Digital Humanities (Emphasis on Humanities)

Vanderbilt starts center designed to advance scholarship and teaching at the university -- and at three other colleges.

February 13, 2017
Helmut Smith

The popularity of digital humanities has driven the creation of digital humanities centers, the latest of which was announced last week by Vanderbilt University.

The professor who will be leading the new Center for Digital Humanities described in an interview how he plans to promote the idea that digital humanities (and the Vanderbilt center in particular) should help faculty members promote the best possible humanities research -- using digital tools, but first and foremost with a focus on their disciplines.

Helmut Smith, a history professor who will be the director of the center, suggested that those involved in the digital humanities may fall into two camps.

"I guess there are two ways to think about it. One is capital D, Capital h -- that it has a field to itself, that it has its own internal logic that can help other disciplines," Smith said. "The other way is to think about the digital as an adjective and a small letter d and h. That means the emphasis is on the humanities and how digital tools can help the humanities.

"There are great people in both camps," he added. "My own personal predilection is for the second definition -- to ask what can the digital world do for us."

Smith's own research demonstrates the value of this approach, he said. The author of numerous books about Germany, Smith is currently working on an analysis of German history from 1500 to 2000 -- periods in which German borders (and the borders of the states that became Germany in 1871) changed many times. Smith is using digital mapping to examine the impact of those border shifts. And for a chapter on anti-Semitic uprisings, he is also using digital mapping, to show exactly where they took place, allowing more focus on the different patterns in different parts of Germany (or the states that came together to form Germany).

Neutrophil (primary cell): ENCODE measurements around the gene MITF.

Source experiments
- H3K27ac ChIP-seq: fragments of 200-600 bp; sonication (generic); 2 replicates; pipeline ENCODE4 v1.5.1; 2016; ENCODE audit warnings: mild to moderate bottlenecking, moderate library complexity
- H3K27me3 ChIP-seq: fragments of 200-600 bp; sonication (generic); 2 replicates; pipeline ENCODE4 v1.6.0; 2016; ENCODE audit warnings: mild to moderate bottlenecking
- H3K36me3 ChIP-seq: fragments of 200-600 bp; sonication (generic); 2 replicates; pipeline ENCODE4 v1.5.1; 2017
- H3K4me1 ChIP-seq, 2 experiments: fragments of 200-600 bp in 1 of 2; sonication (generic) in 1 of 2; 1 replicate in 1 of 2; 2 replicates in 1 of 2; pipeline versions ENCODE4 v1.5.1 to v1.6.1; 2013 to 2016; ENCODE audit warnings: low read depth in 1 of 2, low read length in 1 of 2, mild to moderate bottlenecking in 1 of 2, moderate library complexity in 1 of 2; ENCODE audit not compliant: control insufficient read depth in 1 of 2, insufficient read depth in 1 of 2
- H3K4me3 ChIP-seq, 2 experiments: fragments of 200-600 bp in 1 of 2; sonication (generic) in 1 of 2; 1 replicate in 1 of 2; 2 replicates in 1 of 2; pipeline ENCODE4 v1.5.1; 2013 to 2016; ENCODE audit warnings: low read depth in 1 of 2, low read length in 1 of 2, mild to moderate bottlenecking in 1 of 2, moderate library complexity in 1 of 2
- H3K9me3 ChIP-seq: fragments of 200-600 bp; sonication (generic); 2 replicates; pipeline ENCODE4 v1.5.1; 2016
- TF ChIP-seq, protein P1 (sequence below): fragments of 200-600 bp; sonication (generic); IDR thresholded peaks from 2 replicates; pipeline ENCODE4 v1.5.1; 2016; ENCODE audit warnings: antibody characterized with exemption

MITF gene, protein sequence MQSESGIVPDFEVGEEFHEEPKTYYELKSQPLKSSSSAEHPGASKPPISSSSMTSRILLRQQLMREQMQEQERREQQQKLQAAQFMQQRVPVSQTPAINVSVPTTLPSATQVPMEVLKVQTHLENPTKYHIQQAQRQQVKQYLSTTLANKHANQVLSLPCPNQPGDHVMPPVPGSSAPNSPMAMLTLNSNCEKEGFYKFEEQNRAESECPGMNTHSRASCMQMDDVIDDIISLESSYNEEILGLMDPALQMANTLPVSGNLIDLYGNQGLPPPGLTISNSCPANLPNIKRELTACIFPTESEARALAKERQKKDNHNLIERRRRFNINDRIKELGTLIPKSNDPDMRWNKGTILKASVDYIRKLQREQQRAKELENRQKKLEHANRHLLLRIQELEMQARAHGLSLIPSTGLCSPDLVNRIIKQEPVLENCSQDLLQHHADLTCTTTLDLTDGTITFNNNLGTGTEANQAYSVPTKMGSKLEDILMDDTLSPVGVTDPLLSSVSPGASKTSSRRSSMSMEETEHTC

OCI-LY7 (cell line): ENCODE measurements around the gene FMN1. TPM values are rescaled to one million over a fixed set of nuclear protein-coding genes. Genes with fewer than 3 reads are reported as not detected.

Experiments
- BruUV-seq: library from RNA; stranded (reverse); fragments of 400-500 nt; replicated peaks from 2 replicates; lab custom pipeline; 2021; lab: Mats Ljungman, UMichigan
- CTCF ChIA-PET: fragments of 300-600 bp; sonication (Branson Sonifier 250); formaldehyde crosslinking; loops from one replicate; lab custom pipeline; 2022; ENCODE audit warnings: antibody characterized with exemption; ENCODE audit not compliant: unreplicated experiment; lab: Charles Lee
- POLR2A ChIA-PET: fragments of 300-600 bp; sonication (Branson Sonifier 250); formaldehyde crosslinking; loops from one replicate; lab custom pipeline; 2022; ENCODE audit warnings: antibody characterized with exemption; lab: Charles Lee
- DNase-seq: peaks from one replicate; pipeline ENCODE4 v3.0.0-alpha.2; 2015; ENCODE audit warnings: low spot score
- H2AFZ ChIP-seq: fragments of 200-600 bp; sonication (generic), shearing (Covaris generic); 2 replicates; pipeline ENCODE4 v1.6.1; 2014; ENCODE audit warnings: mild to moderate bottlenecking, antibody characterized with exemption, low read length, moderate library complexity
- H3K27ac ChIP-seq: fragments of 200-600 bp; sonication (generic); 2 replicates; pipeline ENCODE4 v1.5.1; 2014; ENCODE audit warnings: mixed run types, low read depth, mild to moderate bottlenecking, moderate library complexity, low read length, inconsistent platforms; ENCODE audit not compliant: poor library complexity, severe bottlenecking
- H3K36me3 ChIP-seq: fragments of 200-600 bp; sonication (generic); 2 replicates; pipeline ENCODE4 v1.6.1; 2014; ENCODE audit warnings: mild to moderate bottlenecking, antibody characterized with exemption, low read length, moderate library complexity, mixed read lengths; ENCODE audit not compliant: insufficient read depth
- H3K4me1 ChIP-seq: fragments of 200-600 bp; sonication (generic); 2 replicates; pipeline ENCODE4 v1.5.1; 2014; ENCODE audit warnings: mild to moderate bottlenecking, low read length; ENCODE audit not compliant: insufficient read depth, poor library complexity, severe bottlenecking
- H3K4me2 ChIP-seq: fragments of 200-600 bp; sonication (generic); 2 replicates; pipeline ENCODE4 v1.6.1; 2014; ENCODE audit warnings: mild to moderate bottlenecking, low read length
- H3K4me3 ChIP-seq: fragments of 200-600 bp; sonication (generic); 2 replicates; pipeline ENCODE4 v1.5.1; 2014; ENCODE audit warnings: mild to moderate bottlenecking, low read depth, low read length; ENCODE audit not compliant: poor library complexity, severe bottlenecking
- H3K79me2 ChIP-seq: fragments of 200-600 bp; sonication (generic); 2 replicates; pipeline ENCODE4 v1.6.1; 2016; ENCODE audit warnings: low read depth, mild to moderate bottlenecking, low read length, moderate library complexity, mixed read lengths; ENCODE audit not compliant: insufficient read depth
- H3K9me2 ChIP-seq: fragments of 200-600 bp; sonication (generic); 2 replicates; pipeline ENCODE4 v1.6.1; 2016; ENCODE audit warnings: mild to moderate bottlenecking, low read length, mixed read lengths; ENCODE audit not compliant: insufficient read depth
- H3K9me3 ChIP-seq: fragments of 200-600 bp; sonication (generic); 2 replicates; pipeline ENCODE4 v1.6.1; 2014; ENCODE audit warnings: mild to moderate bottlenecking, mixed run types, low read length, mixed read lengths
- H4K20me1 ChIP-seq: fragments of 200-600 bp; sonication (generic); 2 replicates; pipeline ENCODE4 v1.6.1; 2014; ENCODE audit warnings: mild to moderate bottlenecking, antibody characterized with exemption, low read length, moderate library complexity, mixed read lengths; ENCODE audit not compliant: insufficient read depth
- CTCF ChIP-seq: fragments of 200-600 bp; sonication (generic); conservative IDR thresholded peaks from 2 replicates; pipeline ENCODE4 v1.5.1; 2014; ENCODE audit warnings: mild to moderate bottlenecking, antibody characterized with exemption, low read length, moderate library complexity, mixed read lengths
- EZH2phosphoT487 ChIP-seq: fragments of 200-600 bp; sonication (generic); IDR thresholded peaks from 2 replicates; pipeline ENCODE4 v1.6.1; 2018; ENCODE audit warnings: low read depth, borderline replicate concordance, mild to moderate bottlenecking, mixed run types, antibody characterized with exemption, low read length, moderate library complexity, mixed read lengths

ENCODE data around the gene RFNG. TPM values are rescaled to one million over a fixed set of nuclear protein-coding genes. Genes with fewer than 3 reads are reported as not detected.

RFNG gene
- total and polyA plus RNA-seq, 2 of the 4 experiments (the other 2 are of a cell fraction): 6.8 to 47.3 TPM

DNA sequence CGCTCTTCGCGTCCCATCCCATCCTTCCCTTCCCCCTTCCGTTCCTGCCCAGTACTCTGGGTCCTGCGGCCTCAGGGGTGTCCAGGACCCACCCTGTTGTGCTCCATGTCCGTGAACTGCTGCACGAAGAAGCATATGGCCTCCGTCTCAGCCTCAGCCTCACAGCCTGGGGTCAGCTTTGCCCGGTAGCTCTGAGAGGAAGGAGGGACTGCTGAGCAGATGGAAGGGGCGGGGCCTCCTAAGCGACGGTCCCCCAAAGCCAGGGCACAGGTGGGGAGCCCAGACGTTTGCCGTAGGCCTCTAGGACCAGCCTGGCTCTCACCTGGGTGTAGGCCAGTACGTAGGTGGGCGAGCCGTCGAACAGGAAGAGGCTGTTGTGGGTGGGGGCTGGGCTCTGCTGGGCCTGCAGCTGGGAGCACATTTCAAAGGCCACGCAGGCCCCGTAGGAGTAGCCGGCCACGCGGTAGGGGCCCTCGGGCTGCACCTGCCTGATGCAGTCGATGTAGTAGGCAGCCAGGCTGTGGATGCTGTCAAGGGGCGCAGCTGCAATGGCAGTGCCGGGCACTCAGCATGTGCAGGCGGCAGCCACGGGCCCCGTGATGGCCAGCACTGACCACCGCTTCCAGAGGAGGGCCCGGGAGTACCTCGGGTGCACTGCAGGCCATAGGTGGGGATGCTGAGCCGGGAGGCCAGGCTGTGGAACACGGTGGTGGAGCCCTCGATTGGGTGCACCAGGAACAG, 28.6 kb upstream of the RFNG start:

"I want to offer programs to help people who may be stuck in their projects" and for whom digital tools will allow their work to yield new insights, he said.

"The questions ought to be driven less by the technology than by the questions that come up in the field," he said.

The initial center fellows -- faculty members at Vanderbilt --  reflect this approach:

  • Lynn Ramey, associate professor of French, is developing immersive 3D environments in research and teaching on the Middle Ages.
  • Jane Landers, professor of history, is constructing a digitized archive of endangered sources on the lives of slaves.
  • Tracy Miller, associate professor of history of art, is applying digital tools to understanding traditional Chinese architecture.
  • Steven Wernke, associate professor of anthropology, is using advanced spatial analysis to enhance archaeological research in the Andes.

But even as the center promotes discipline-based approaches, Smith said, it will welcome people and programs that do start with a digital vision. And it will have support both from Vanderbilt and from the Andrew W. Mellon Foundation, which is providing $1.5 million.

Many graduate students want an emphasis on digital from the start, he said. And the center will work with various Vanderbilt departments to create a joint doctoral program in comparative media analysis and practice. The program will provide a cohort of students with funding for five years in various humanities disciplines and then a sixth year in comparative media analysis and practice.

The Vanderbilt center also plans to extend its work to three other colleges in the region: Berea College, known for its work with the students of Appalachia, and two historically black colleges, Tennessee State University and Tougaloo College.

Many scholars at colleges that are smaller or lack the resources of Vanderbilt may not realize what's possible in the digital humanities, Smith said. The center will be open to those at the three colleges and plan projects with them.

"I would like to emphasize projects that don't have a huge entry barrier, financially and technically," Smith said. "A lot of digital humanities, if you have a computer, you can do it."


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